When he makes up his mind about something, there is no changing it. Unfortunately, that thing is usually refusing to go to sleep.
My mother says she has never seen a child stay awake for so long out of sheer stubbornness.
She tells me when I pick up Wyatt in the evenings whether he has had a nap that day. It’s pretty obvious when he hasn’t because he is shedding crocodile tears for no reason at all.
More than once, he has fallen asleep on the two-minute drive between her house and ours. I swear I could detect a slight smirk as he slept content in the knowledge that his Nana had not won.
It’s hard to remember the days when he slept 20 hours out of every 24.
His baby book has an entire spread devoted to pictures of Wyatt napping with various family members. I got so many of him and Zac conked out together with their heads leaned back and their mouths wide open that eventually I stopped taking them to leave room for other photos.
We had a few methods for getting Wyatt to go to sleep as he got older, including taking turns walking the floors with him.
Zac also liked to rock in our recliner with him and sing. Since he didn’t know any lullabies, he serenaded our son many a night with Bob Seger’s “Turn the Page.”
Unfortunately, the most effective way we ever found of putting Wyatt down was with a bottle.
I understand this is frowned upon by pediatricians and childcare experts, but he had to be fed and the sucking always soothed him off to sleep. Telling new parents to not do something that fulfills one of their child’s basic needs and has the added benefit of getting him to stop screaming is simply ludicrous.
However, choosing the easy way out had unforeseen repercussions.
Because we never laid Wyatt in his crib and let him learn to go to sleep on his own like we were supposed to, we became dependent on the bottle as well.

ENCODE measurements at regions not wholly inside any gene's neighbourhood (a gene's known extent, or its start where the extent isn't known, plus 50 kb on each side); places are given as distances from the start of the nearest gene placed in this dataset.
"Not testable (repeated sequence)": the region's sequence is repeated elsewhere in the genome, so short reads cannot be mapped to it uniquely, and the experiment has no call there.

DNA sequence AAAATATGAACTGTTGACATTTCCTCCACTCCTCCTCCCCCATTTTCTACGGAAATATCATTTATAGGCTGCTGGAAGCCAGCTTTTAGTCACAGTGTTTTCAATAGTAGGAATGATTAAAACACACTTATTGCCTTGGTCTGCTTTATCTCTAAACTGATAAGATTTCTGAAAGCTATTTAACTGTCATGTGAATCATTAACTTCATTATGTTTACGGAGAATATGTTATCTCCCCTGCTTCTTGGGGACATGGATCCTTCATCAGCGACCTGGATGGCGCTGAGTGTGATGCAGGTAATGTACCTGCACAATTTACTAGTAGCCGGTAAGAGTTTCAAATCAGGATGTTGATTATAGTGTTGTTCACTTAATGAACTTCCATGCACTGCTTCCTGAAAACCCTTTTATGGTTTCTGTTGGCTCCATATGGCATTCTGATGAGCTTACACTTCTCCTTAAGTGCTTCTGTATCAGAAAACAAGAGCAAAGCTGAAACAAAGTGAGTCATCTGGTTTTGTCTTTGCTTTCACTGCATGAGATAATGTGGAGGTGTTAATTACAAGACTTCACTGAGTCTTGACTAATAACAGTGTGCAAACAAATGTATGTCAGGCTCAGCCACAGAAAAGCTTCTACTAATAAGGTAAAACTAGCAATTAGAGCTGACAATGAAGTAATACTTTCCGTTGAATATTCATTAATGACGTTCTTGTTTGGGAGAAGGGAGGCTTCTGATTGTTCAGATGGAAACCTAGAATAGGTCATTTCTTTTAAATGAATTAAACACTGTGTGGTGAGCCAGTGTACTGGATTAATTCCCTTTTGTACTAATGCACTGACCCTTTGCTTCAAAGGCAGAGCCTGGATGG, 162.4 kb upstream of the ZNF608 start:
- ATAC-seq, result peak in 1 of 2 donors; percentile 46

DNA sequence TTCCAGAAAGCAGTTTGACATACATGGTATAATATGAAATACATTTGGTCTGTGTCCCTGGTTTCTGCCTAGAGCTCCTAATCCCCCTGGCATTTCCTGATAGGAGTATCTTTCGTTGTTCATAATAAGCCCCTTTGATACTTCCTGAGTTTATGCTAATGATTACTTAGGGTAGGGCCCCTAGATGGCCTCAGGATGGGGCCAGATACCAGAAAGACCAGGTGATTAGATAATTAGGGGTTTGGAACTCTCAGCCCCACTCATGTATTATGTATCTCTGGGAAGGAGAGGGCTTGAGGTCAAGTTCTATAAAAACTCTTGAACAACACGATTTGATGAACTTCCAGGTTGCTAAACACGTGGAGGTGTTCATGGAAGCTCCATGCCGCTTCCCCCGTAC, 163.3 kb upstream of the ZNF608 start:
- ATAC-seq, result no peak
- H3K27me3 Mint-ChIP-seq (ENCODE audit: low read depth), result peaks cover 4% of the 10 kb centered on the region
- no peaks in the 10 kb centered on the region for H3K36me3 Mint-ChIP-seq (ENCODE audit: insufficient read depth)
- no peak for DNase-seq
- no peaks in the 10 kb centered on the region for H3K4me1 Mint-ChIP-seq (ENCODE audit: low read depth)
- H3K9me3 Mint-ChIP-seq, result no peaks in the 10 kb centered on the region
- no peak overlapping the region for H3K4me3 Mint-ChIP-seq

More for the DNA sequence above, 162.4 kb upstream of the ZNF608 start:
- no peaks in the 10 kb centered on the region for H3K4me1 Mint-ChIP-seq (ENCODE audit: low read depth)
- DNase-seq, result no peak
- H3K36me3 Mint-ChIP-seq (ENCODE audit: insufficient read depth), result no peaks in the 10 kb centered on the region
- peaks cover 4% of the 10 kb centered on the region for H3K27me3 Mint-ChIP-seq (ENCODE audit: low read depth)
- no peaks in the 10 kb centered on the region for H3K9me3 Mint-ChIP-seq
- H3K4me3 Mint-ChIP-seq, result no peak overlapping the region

When we started having to make two bottles back to back on some nights to get him to stay asleep, we got serious about taking him off of it.
Surprisingly, Wyatt didn’t put up much of a fuss. This was our chance to establish a new, pediatrician-approved nighttime routine.
Instead, we found a new crutch – the television.
We didn’t exactly encourage Wyatt to crawl up on the couch next to me each evening and fall asleep while watching TV, but I’ll admit we weren’t disappointed when he started doing it after the bottles got packed up.
We fell into the habit of letting him pick a “Veggie Tales” video to go to sleep to each night. After “Veggie Tales,” we moved on to his favorite movies. They carried us through a few more months, but recently the movies have stopped working.
My struggle became both getting Wyatt to go to sleep and Zac to stay awake so we could steal a few seconds together at the end of every crazy day.
I think we both reached our breaking point one night at 11 p.m. when neither of us could keep our eyes open but our son was still going strong. In fact, he was teasing us with the “tickle monster” routine that Zac uses on him during playtime.
Our current course of action is something Zac refers to as “the sleep fairy.”
We turn off the TV and all the lights except a small nightlight at the end of Wyatt’s toddler bed. He lies down with his stuffed animals and we both lie down in the floor next to him.
If Wyatt puts himself to sleep and stays there all night (letting him join us in our bed is another bad decision we’ve been dealing with lately), then Zac slips a small toy under his pillow in the morning.
So far Wyatt has accumulated several miniature dinosaurs, two cowboys and an Indian.
It’s pretty obvious that he doesn’t understand how or why the toys are appearing, but the look on his face as he announces what the “sleep fairy” brought is priceless.
To be clear, I am not condoning bribery as a parenting tactic, and the Cohron family sleep fairy will be retiring any day now.
Zac and I will never claim to be perfect people or parents. However, I’m proud to say that we work together to figure out what’s best for Wyatt and to find ways to adapt when we make the wrong decision.
And, finally, we can sleep with ourselves at night.